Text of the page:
From the implementation of the ring, we know that the time complexity of the operation is O(N). Since ring nodes do not have headtotail distinction and FIFO characteristics, one application scenario where they can be used is ring buffers: providing mutually exclusive access to buffers without consuming resources.
container/heap
A heap is a complete binary tree implemented as an array. There are two types of heaps according to their characteristics: maximum heap and minimum heap, and the difference between them lies in the way the nodes are sorted.
 in the maximum heap, the value of the parent node is larger than the value of each child node, and the largest element of the heap is at the root node
 in the minimal heap, the value of the parent node is smaller than the value of each child node, and the smallest element of the heap is at the root node
Go’s heap container heap is implemented as a minimal heap, and the heap maintains an Interface
.


Interface inlines sort.Interface
, which implements three methods in addition to the outofheap method Push()
and the inheap method push()
.


As long as the data type of the Interface method is implemented, the minimum heap condition is met.


The heap.Init()
function constructs a minimal heap (a slice sorted by precedence traversal), and the internal implementation of up()
and down()
adjusts the heap upward and downward, respectively.
Push()
: When inserting an element into the heap, the element is inserted into the last node of the rightmost subtree, and thenup()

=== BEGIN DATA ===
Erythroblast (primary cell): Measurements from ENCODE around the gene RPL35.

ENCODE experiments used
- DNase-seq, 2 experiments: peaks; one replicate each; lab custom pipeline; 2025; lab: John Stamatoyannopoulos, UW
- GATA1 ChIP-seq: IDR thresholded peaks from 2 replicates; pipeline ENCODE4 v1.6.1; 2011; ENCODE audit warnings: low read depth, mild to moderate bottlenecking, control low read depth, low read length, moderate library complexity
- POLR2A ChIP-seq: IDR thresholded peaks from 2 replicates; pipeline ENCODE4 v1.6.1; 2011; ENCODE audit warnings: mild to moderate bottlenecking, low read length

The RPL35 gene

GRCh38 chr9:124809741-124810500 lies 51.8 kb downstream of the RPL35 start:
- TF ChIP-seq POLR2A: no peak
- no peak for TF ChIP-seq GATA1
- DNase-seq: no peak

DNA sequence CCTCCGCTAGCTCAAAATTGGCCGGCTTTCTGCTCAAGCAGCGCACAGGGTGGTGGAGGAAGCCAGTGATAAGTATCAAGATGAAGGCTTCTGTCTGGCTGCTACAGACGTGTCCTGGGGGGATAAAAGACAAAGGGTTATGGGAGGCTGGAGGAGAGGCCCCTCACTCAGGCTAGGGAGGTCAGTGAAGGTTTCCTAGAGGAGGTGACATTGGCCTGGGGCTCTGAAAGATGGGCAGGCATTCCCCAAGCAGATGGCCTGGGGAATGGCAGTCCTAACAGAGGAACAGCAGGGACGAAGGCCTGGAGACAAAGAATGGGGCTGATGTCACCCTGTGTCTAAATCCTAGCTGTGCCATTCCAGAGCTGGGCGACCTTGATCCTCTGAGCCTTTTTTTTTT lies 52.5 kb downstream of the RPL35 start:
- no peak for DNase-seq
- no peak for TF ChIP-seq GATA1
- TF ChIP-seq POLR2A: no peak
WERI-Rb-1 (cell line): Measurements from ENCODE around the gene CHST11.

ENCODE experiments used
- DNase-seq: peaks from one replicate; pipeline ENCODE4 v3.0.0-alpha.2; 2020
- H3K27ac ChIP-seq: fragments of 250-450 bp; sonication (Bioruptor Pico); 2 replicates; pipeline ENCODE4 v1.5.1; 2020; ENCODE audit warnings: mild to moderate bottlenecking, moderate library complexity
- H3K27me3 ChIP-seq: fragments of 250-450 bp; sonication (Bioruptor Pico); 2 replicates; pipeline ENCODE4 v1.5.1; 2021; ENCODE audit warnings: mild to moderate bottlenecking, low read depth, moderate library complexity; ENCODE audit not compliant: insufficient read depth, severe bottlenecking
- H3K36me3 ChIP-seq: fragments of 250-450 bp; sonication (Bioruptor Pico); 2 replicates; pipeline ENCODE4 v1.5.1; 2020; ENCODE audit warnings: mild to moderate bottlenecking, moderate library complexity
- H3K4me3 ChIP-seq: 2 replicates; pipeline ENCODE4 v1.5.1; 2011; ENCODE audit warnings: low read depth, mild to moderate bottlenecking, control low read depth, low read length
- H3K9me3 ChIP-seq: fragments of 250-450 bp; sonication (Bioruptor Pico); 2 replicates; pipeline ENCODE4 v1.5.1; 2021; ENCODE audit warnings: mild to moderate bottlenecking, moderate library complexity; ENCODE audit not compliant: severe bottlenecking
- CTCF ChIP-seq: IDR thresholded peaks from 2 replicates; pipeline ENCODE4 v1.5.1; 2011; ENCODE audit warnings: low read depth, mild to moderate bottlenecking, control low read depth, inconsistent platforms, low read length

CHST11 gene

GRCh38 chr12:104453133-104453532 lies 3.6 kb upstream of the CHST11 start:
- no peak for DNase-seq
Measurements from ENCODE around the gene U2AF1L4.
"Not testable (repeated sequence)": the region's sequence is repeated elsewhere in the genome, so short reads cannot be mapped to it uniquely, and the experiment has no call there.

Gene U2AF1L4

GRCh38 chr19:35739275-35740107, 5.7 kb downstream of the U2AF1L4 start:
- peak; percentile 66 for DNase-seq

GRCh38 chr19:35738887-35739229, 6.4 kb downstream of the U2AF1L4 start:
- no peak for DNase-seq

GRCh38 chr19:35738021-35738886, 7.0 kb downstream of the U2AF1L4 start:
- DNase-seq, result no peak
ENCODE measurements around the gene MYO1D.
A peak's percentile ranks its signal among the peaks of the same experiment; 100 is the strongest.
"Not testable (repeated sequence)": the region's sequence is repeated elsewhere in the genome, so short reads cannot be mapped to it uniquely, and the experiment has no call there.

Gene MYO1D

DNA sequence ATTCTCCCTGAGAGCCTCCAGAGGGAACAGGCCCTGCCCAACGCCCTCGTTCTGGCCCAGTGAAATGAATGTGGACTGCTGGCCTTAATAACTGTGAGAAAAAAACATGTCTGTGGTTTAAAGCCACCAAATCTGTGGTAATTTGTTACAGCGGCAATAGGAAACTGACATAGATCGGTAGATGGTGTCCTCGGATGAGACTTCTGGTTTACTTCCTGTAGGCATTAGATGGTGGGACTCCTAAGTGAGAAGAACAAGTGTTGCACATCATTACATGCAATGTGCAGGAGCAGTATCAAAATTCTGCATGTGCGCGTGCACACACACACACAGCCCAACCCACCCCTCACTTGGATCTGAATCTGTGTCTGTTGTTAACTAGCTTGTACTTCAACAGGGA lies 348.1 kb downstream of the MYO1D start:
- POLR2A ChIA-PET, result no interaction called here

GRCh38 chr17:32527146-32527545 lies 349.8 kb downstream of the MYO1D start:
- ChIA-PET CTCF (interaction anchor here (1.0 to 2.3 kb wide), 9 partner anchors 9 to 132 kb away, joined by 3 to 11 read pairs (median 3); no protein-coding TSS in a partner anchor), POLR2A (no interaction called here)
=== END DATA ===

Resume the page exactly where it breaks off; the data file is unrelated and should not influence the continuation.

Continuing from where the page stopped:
is called to go up to ensure the minimum heap.Pop()
: When pushing an element out of the heap, first swap the element with the last node of the right subtree, then pop the last node, and then calldown()
on root to guarantee the minimum heap.
The methods supported by the heap container are as follows.
The following is an example of using a heap container to construct a priority queue pq.


The output of this code is 05:orange 04:pear 03:banana 02:apple
. The first thing is to define a PriorityQueue
array of structures as a queue, with a priority
field identifying the priority, comparing the priority of two elements in the Less()
method, and the queue update()
for updating the priority of the elements. Then each time when executing heap.Pop(&pq). (*Item)
operation, the element with high priority
in the largest heap will be taken out of the heap.
The heap is initialized with a time complexity of O(N); the time complexity of entering the heap, exiting the heap, moving elements and rebuilding the minimum heap is O(logN).
Heap containers are more common in practice and are often used in production to implement priority queues and high performance timers.
Summary
In this article, we’ve sorted out Go’s container data structures, analyzed the three containers implemented by the container
package in the standard library: list, ring and the more complex heap, and introduced their implementation, features and usage scenarios. Although slice and map are often used as containers in Go, if you find that these two data structures do not meet our needs in actual development, you can search under pkg/container
to see if there are any available data structures.